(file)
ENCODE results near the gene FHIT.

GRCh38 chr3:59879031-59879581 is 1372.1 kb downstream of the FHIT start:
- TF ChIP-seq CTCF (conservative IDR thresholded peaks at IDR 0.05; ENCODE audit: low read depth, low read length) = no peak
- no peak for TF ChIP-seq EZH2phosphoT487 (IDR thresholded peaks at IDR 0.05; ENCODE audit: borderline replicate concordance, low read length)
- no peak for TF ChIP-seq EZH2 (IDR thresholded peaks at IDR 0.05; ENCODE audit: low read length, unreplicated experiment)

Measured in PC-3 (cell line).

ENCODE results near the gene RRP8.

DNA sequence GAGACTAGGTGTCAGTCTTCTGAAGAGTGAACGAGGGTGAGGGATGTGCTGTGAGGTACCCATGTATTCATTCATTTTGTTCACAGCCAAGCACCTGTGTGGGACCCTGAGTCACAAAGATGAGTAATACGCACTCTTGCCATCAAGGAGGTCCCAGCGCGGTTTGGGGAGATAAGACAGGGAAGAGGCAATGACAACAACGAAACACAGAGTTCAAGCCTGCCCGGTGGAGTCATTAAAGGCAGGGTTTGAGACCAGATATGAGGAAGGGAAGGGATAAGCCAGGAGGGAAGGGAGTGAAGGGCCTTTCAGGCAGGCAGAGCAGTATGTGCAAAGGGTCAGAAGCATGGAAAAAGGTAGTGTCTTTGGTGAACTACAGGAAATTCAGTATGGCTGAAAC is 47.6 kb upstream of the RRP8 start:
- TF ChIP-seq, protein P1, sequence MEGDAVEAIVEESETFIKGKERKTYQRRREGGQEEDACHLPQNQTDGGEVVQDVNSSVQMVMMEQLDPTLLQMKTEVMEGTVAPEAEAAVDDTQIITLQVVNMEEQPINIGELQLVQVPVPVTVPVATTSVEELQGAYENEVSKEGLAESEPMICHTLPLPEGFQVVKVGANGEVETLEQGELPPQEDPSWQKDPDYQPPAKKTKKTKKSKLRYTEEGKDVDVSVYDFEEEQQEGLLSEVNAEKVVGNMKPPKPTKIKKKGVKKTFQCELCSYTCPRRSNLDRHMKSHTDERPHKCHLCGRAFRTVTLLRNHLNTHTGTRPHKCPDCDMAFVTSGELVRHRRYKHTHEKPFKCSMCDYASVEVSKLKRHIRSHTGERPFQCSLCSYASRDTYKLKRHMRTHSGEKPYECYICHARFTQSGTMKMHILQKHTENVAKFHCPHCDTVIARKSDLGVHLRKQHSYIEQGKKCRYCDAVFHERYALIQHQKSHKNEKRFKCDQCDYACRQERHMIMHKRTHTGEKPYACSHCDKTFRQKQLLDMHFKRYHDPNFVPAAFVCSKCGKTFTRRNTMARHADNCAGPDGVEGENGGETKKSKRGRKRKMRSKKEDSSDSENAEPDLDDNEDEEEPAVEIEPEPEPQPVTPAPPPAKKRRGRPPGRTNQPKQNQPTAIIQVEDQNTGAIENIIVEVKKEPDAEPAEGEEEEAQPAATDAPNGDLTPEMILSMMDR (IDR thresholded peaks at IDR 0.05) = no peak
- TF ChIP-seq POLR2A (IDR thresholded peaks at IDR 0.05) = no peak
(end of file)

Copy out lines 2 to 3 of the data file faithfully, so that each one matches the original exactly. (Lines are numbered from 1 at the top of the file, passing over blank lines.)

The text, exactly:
GRCh38 chr3:59879031-59879581 is 1372.1 kb downstream of the FHIT start:
- TF ChIP-seq CTCF (conservative IDR thresholded peaks at IDR 0.05; ENCODE audit: low read depth, low read length) = no peak